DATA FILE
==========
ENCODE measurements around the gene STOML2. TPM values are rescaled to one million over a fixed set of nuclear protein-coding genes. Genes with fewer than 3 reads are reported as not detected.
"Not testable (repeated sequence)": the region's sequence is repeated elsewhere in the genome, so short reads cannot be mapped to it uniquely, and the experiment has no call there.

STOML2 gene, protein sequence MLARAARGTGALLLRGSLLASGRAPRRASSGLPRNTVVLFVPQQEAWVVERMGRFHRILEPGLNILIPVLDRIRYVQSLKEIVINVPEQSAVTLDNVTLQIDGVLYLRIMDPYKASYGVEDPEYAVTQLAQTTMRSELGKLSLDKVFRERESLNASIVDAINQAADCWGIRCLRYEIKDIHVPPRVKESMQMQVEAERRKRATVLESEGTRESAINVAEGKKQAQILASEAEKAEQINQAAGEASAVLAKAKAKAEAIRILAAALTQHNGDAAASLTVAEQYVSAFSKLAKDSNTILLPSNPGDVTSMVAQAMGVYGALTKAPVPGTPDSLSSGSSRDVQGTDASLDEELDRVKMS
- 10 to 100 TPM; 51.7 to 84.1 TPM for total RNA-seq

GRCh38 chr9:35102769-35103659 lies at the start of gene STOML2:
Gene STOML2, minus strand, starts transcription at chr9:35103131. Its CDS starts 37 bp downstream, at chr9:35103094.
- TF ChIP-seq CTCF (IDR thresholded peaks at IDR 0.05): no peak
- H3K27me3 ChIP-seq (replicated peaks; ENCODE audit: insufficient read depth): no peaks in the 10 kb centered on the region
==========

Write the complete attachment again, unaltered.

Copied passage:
ENCODE measurements around the gene STOML2. TPM values are rescaled to one million over a fixed set of nuclear protein-coding genes. Genes with fewer than 3 reads are reported as not detected.
"Not testable (repeated sequence)": the region's sequence is repeated elsewhere in the genome, so short reads cannot be mapped to it uniquely, and the experiment has no call there.

STOML2 gene, protein sequence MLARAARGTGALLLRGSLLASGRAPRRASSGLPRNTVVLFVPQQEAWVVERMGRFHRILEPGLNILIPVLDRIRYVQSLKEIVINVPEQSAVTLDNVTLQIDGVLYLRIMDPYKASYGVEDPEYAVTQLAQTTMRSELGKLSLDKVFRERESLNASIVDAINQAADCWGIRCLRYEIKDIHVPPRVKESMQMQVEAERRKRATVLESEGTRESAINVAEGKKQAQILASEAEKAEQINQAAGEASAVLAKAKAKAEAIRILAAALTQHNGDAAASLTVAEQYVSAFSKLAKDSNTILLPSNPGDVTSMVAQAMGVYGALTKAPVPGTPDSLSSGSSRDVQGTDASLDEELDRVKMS
- 10 to 100 TPM; 51.7 to 84.1 TPM for total RNA-seq

GRCh38 chr9:35102769-35103659 lies at the start of gene STOML2:
Gene STOML2, minus strand, starts transcription at chr9:35103131. Its CDS starts 37 bp downstream, at chr9:35103094.
- TF ChIP-seq CTCF (IDR thresholded peaks at IDR 0.05): no peak
- H3K27me3 ChIP-seq (replicated peaks; ENCODE audit: insufficient read depth): no peaks in the 10 kb centered on the region